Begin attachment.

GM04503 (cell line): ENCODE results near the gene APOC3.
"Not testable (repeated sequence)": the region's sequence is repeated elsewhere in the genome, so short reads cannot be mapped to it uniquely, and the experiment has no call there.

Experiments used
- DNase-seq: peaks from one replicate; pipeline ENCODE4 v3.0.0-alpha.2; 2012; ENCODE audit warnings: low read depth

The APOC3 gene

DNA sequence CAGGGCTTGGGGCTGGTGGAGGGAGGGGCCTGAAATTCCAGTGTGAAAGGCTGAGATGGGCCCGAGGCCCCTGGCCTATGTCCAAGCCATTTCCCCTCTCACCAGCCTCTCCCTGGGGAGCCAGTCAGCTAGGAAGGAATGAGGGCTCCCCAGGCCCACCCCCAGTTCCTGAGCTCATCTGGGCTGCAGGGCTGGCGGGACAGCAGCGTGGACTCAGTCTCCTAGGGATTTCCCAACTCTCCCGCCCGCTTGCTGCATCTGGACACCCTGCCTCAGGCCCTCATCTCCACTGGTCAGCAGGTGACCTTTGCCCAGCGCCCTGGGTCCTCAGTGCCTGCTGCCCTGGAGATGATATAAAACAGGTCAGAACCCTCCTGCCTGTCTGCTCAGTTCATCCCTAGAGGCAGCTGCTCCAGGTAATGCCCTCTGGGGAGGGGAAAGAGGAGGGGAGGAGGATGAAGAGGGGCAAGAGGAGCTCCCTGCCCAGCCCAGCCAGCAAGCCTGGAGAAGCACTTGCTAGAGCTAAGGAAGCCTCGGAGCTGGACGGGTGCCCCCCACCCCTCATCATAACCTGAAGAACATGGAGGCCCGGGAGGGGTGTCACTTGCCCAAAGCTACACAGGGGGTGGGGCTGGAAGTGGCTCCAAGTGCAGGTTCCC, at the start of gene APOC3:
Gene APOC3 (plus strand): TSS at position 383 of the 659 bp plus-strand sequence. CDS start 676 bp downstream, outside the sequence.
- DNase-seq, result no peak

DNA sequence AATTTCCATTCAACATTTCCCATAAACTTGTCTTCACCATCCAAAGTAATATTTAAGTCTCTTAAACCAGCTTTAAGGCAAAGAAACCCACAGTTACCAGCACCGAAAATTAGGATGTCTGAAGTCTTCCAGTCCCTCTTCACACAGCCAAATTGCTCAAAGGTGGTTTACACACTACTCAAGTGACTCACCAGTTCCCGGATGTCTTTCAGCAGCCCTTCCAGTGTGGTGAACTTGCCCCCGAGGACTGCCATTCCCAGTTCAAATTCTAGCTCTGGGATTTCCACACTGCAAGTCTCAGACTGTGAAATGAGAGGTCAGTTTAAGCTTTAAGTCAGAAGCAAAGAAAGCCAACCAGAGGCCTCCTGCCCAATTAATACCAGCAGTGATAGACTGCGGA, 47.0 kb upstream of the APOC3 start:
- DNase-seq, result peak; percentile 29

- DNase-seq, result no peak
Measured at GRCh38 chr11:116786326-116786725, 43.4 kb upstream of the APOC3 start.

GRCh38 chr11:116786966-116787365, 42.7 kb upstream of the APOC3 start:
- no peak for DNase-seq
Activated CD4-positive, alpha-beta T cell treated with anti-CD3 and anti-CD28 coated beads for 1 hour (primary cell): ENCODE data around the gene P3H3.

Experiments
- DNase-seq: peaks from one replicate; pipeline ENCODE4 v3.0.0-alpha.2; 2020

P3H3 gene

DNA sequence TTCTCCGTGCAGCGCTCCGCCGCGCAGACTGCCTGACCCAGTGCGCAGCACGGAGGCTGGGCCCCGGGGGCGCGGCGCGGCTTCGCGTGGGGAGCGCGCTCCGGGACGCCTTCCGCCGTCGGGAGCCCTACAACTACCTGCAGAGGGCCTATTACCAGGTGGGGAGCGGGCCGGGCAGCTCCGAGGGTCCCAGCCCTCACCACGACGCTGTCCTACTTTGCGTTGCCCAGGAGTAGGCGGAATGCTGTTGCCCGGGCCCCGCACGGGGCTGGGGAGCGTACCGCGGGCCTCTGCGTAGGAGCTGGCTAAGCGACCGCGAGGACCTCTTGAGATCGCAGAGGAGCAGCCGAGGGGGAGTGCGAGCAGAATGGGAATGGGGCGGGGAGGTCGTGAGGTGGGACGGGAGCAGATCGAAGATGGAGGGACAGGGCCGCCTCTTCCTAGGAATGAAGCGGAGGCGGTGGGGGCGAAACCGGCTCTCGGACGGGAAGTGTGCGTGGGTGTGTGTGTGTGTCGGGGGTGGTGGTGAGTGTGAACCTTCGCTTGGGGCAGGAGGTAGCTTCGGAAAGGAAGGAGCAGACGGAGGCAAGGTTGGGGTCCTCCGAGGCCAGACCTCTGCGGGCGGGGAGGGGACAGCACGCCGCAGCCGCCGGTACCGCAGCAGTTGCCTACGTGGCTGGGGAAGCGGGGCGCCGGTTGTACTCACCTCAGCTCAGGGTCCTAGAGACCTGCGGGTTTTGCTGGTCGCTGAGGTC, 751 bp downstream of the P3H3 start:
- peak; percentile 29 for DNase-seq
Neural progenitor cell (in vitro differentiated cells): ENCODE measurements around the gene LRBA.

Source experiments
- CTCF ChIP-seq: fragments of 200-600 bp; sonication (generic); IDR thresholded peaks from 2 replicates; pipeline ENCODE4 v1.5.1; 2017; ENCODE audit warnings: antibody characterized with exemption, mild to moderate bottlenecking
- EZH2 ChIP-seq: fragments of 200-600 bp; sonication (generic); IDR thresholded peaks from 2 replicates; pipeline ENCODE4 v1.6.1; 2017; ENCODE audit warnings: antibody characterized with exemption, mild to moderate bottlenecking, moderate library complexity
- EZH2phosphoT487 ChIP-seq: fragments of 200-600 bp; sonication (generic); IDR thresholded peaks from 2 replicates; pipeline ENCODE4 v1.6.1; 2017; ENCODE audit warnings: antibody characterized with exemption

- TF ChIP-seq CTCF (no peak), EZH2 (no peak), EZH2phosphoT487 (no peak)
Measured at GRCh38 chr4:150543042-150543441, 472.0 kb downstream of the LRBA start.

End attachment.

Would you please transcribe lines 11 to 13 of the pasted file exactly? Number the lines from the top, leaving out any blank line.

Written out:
- DNase-seq, result no peak
Measured at GRCh38 chr11:116786326-116786725, 43.4 kb upstream of the APOC3 start.

GRCh38 chr11:116786966-116787365, 42.7 kb upstream of the APOC3 start: